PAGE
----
MARTINSBURG, W.Va. — When Jason Martin was at Orange Lutheran High School in California, he was known for his speed. But he soon found out he would need more than speed to compete with professional ballplayers after being drafted as a 17-year-old prospect by the Houston Astros in the eighth round of the 2013 MLB Draft.
It took him around three years to figure out what exactly he needed to add to his game, but he said he's thankful a hitting coach in Lancaster, Pennsylvania, brought it out of him.
He needed power.
“In high school working up to the draft, I always had good speed so that was pretty much what my game was. But then around 2016 I started to notice I was growing into my body and I was using it in ways I hadn’t before,” Martin said as the Indianapolis Indians enjoyed a day off Monday before hitting the road to Louisville. “I was getting the ball up in the air and was letting it fly a little more. That’s when I became a dual threat.”
In 50 games of rookie ball out of high school, Martin didn't hit a single home run and slugged only two doubles. In 2016 in Advanced-A ball, he put 23 over the fence. He followed that up with 18 in 2017 and 13 in 2018.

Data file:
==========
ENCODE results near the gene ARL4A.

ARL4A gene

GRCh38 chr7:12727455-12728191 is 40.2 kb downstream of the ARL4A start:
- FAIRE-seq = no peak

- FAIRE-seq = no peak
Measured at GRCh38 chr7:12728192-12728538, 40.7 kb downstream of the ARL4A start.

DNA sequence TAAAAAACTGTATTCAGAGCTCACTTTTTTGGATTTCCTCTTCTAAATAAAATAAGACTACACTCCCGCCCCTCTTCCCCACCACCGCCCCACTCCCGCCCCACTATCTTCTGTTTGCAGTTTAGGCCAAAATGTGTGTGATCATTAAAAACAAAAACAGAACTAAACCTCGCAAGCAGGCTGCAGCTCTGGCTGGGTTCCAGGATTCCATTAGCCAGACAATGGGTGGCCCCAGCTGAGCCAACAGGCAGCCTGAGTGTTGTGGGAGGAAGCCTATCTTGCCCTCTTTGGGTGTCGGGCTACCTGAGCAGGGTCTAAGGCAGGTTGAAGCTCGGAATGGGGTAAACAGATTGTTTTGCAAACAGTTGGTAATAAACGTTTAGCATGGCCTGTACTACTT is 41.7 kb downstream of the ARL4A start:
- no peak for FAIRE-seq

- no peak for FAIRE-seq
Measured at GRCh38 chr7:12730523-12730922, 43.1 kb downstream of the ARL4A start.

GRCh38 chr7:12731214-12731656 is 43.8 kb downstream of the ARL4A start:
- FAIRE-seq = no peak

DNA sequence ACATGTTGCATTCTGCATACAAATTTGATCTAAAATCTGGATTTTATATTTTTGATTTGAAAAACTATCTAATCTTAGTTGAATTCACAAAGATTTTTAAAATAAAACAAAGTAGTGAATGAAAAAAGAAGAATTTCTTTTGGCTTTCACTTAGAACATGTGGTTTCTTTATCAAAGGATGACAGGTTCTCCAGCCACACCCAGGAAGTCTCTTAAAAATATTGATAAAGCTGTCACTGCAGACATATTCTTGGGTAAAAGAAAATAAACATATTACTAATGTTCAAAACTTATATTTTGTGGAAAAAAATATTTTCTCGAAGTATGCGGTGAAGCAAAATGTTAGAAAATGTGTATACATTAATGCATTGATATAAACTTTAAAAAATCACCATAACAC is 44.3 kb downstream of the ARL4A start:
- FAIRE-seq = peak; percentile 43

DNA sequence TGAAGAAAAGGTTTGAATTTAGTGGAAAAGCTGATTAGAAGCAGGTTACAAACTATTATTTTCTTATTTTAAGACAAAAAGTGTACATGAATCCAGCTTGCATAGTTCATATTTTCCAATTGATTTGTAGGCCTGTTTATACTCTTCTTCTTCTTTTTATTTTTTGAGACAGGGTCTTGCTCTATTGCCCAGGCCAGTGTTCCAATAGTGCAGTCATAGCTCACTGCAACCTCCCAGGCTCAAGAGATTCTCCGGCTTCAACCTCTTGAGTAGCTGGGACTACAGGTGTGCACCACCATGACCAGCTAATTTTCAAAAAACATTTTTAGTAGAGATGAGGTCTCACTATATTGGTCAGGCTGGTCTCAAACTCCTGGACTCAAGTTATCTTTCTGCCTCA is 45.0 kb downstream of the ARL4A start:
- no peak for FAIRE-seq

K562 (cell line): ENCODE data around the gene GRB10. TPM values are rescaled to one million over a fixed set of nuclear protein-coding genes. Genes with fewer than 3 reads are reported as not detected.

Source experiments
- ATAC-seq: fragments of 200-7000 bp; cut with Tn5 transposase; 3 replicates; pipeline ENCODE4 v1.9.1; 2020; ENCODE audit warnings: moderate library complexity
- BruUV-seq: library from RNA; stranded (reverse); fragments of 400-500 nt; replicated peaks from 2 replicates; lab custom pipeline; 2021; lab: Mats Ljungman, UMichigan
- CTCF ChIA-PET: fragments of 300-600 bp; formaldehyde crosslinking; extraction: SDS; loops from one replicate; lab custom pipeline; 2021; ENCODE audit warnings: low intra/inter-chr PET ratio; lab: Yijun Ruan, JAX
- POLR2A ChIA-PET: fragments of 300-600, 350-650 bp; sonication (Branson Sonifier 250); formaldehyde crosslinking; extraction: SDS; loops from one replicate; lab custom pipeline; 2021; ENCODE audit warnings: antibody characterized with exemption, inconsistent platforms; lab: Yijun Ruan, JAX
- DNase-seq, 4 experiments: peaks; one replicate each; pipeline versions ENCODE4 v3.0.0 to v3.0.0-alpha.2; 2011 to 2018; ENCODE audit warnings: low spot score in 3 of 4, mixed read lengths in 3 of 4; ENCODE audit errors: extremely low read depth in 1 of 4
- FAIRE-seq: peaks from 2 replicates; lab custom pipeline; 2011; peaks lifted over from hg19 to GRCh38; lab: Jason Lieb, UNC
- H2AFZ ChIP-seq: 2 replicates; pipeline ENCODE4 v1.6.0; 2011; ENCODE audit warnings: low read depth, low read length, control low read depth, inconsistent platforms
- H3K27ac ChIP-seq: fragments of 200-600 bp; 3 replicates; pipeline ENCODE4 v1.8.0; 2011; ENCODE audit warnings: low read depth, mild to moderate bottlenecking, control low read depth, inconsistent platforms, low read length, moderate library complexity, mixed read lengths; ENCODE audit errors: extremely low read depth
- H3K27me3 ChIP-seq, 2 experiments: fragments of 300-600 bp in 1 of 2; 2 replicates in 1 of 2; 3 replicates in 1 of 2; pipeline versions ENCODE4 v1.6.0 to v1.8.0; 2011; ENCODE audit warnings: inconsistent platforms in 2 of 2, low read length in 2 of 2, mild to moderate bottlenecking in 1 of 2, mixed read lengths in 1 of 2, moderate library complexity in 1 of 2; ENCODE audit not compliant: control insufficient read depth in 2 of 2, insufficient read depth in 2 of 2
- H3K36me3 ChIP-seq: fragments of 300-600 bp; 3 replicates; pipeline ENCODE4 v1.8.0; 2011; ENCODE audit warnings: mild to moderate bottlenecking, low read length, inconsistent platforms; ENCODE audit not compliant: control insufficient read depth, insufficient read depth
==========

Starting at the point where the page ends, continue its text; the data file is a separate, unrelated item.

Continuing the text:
He needed comfort with his swing, he said, something he’d been working on from the time he was drafted. His initial swing was clunky, and he worked to iron it out. But it wasn’t all about home-run power. He now knew, he said, that he could put balls into the gap and use his speed to carry him around the bases and put himself in scoring position.
His improved prowess with the bat, among other reasons, earned him a spot on the Pirates roster earlier this season after he was traded from the Astros organization in the Gerrit Cole trade last year.
If you didn’t know, Martin was all smiles about the call-up.
[caption id="attachment_829852" align="aligncenter" width="1572"] Jason Martin smiles during his MLB debut. — MATT SUNDAY/DKPS[/caption]
He hit .229 with two doubles in 35 at-bats with the big-league club before being sent back down to Triple-A May 1. In 15 games with the Tribe, he’s hitting .224 with two homers, two triples and three doubles, but he expects better of himself, he said.